Before being forced into bankruptcy in 2009 and fleeing the U.S. for France, Michael Mastro was one of the most successful real estate developers in the Seattle area. Now he owes more than $200 million to creditors, who are expected to receive just pennies on the dollar.
A bankruptcy judge had ordered the couple to turn over two large diamonds -- 43 carats combined! - to pay their creditors. Instead, the FBI said they took them on the run.
The Mastros were later arrested in October in the French town of Annecy and the two diamonds were part of a $3 million in jewelry seized.
But now that the Mastros won't face extradition, the couple wants the diamonds back.
Federal bankruptcy trustee James Rigby says it's one more example of how the Mastros hid assets and allegedly committed bankruptcy fraud.
"They didn't tell us about the jewelry -- we had to go find them," Rigby said.
In a statement released Monday, the Mastros detailed why they fled the United States: "In this case, the key word is panic. We feel sorry about what happened, but most of the loss - if not all of it - has been caused by panic."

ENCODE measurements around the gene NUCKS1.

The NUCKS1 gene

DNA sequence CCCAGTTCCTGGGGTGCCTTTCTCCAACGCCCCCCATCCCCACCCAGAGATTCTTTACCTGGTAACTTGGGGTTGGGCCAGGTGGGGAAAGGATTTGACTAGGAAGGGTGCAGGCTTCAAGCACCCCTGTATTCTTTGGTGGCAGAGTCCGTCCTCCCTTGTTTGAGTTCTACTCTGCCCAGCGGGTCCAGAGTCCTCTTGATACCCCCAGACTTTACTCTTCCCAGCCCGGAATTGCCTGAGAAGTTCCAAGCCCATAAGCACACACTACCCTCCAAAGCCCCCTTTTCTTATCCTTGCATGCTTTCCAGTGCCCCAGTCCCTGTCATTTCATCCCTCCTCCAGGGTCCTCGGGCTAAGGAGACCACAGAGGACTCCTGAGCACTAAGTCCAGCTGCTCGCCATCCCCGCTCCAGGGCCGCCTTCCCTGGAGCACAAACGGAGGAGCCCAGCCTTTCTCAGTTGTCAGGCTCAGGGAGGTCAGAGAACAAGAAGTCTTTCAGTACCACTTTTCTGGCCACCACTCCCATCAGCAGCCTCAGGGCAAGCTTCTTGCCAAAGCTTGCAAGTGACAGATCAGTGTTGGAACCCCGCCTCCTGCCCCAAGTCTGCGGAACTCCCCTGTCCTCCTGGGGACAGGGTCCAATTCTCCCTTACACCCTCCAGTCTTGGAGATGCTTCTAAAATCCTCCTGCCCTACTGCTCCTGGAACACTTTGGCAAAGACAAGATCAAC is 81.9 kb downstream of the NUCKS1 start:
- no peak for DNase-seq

Jim Frush, Mastro's criminal defense attorney, says the panic started when the banks put them into bankruptcy.
Frush said the bankruptcy forced the auction of Michael Mastro's personal assets -- including his home -- but prevented the long-term Bellevue developer from salvaging many millions more from his business, leaving creditors much worse off.
Rigby disagrees, saying the Mastros did everything they could to hide assets.
"They lost and they walked away with a couple hundred million dollars of other people's money," Rigby said.
The Mastros' statement reiterated they were not fugitives.
"We just tried to take a step back to breathe and think," the statement read.
And now that they are safe in France? They add: "We never considered to defraud anyone. We did not sell the rings and will now be legally applying to get them back."
Investors in Mastro's development business lost hundreds of millions of dollars and to date, the bankruptcy has only managed to salvage about one percent for creditors. The last step in this case will now be what happens to that $3 million in jewelry, including those two gigantic diamond rings.